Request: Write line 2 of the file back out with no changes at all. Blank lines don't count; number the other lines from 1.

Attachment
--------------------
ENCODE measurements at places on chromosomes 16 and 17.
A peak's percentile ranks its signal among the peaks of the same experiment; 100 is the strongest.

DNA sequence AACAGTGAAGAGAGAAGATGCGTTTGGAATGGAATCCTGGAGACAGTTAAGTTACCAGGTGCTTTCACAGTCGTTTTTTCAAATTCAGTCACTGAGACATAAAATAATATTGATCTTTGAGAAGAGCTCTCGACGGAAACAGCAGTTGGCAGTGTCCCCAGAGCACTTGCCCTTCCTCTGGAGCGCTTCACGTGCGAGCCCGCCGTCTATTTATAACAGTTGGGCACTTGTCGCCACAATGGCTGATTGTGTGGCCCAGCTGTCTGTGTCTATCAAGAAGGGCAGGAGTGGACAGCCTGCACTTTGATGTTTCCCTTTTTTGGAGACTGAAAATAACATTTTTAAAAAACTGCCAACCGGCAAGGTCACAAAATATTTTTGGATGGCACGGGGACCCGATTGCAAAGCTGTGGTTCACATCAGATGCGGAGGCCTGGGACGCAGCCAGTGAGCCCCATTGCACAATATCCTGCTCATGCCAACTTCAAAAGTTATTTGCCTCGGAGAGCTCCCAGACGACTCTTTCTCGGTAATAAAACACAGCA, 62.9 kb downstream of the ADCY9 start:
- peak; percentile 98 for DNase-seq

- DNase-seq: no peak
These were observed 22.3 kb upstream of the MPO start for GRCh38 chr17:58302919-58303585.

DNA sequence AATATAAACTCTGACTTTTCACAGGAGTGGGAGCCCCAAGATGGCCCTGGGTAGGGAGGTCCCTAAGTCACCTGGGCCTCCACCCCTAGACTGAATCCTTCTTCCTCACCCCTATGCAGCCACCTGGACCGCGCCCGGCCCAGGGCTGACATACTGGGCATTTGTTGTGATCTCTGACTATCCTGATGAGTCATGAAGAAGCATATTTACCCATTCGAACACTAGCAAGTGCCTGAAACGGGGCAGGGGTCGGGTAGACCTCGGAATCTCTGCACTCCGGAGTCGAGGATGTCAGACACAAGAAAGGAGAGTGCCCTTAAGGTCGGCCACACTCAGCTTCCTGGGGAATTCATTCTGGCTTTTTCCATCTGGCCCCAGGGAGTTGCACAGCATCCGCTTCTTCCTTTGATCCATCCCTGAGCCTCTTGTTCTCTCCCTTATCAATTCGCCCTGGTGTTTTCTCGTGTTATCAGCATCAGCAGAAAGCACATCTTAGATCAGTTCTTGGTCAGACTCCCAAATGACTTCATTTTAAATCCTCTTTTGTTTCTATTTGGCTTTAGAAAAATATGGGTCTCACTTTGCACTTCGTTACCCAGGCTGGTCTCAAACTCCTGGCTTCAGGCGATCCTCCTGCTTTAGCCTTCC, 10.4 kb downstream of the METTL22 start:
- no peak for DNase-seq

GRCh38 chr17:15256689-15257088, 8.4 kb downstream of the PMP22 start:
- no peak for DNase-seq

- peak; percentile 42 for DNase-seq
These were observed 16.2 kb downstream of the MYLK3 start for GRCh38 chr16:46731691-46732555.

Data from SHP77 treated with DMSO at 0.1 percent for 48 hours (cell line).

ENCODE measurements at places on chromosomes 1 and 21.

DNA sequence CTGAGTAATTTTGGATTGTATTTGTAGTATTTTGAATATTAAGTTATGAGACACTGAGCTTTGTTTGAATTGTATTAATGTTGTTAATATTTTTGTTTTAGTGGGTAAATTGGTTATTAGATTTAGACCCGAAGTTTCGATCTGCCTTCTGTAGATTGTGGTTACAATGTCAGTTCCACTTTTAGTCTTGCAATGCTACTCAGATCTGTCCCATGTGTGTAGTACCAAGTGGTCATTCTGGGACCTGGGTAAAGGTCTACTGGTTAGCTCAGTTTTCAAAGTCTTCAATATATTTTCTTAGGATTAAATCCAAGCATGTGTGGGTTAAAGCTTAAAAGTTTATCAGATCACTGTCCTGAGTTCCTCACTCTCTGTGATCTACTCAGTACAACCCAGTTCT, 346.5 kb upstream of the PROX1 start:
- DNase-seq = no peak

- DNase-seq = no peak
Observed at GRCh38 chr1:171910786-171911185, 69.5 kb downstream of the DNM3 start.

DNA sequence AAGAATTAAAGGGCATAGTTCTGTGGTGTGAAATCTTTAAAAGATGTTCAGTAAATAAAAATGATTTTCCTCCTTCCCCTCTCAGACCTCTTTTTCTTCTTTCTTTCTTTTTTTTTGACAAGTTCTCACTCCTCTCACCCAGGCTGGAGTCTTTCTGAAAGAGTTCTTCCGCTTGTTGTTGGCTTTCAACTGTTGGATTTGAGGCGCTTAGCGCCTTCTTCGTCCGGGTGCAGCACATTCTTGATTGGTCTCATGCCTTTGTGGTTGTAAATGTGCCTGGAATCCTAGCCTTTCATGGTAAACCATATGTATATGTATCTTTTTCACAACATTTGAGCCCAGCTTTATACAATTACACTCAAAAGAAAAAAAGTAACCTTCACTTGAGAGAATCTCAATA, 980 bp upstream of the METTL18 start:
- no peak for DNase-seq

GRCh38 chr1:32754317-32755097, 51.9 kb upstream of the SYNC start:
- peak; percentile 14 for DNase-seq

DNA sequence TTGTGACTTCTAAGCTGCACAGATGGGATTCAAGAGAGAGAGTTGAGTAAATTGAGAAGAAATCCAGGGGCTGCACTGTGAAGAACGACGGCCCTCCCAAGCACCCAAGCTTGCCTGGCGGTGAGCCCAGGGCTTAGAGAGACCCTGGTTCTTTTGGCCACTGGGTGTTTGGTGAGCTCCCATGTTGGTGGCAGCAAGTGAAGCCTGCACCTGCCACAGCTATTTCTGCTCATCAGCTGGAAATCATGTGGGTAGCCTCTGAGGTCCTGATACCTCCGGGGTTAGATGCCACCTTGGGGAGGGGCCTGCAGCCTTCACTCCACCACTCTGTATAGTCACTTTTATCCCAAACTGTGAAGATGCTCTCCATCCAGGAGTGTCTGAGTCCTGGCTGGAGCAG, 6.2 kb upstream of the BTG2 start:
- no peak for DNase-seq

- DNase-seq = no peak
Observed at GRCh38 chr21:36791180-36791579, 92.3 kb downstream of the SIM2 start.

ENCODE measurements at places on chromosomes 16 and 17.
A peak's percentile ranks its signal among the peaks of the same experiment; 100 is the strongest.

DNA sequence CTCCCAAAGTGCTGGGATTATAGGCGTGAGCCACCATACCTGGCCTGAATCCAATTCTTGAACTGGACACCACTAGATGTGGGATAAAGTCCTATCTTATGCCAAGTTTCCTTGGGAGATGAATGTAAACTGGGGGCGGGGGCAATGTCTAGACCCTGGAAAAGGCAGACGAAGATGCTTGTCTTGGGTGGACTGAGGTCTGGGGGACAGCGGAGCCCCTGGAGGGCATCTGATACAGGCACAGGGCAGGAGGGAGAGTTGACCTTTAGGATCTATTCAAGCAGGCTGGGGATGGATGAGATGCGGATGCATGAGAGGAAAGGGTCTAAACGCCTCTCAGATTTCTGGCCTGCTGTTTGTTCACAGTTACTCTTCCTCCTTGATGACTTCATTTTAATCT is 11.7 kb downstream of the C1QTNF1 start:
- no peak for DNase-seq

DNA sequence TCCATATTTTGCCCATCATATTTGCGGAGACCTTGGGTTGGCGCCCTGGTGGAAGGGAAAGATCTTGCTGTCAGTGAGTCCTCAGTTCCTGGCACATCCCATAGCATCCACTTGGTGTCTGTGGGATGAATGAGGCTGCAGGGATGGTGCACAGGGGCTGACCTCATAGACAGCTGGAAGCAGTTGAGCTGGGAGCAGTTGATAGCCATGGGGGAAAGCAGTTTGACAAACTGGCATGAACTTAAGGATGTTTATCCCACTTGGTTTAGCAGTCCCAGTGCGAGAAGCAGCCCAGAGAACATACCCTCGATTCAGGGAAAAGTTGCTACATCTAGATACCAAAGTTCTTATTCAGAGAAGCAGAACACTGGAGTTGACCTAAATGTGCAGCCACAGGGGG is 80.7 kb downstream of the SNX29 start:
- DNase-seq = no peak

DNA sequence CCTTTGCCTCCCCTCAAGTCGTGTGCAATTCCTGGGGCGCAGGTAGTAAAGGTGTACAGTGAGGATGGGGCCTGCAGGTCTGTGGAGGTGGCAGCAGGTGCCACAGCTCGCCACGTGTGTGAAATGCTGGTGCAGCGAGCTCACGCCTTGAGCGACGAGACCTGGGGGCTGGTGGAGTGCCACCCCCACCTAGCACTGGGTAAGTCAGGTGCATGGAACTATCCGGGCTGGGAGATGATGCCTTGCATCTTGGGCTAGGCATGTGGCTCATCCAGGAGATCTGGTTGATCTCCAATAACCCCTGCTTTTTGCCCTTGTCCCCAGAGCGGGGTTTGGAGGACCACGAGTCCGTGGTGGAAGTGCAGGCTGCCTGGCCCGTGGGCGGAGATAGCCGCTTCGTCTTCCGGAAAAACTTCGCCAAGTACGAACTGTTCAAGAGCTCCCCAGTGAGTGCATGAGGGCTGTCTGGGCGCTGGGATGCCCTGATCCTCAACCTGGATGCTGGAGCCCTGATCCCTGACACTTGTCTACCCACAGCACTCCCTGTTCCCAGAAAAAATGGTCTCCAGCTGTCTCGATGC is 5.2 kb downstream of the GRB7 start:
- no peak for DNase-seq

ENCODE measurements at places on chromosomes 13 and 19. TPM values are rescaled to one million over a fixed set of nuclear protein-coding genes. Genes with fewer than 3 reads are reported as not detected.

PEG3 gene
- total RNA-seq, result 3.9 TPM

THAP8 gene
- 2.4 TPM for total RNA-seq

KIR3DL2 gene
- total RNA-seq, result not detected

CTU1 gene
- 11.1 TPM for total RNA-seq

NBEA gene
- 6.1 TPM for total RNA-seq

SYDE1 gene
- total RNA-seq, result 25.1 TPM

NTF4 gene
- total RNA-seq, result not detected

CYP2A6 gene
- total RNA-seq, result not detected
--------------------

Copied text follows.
A peak's percentile ranks its signal among the peaks of the same experiment; 100 is the strongest.